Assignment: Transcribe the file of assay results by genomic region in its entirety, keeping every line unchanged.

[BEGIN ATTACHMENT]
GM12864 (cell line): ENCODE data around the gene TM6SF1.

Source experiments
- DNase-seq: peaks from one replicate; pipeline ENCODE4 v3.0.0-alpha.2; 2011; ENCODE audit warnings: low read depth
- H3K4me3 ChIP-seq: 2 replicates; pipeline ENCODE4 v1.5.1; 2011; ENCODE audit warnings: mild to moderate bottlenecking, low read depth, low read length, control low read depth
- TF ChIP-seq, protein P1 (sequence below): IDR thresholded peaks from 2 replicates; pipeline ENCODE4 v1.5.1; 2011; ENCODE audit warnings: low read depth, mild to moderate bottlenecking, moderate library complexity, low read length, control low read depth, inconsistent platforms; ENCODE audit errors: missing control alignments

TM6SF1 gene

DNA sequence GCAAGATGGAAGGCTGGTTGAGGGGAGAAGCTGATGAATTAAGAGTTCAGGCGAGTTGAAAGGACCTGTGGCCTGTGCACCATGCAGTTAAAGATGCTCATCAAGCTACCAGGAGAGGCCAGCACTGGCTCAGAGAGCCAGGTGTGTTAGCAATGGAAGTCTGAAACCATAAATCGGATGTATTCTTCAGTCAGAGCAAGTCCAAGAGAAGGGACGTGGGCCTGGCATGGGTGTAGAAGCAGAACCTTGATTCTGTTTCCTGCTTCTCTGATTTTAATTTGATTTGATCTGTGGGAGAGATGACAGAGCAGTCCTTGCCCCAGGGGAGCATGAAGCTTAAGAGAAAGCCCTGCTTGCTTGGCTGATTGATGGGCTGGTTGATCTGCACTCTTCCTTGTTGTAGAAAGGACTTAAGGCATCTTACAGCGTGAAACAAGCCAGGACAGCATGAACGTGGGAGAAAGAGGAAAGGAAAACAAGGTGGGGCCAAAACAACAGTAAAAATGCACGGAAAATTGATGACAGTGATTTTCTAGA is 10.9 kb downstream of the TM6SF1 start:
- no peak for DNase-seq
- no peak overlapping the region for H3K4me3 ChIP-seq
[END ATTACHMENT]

GM12864 (cell line): ENCODE data around the gene TM6SF1.

Source experiments
- DNase-seq: peaks from one replicate; pipeline ENCODE4 v3.0.0-alpha.2; 2011; ENCODE audit warnings: low read depth
- H3K4me3 ChIP-seq: 2 replicates; pipeline ENCODE4 v1.5.1; 2011; ENCODE audit warnings: mild to moderate bottlenecking, low read depth, low read length, control low read depth
- TF ChIP-seq, protein P1 (sequence below): IDR thresholded peaks from 2 replicates; pipeline ENCODE4 v1.5.1; 2011; ENCODE audit warnings: low read depth, mild to moderate bottlenecking, moderate library complexity, low read length, control low read depth, inconsistent platforms; ENCODE audit errors: missing control alignments

TM6SF1 gene

DNA sequence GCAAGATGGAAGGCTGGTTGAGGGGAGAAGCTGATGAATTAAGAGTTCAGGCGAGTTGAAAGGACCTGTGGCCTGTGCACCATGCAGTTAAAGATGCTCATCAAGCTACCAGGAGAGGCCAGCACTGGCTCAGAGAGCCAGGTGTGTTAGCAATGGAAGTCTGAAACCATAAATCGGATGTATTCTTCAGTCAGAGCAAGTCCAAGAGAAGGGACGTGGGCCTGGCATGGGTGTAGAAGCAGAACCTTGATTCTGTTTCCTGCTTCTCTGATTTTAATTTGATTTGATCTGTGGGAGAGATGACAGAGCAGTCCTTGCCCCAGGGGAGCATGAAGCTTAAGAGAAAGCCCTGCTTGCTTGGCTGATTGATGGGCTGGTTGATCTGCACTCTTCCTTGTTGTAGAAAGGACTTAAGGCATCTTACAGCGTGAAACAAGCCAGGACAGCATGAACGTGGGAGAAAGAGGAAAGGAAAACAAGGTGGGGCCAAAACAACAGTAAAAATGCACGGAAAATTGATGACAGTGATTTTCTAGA is 10.9 kb downstream of the TM6SF1 start:
- no peak for DNase-seq
- no peak overlapping the region for H3K4me3 ChIP-seq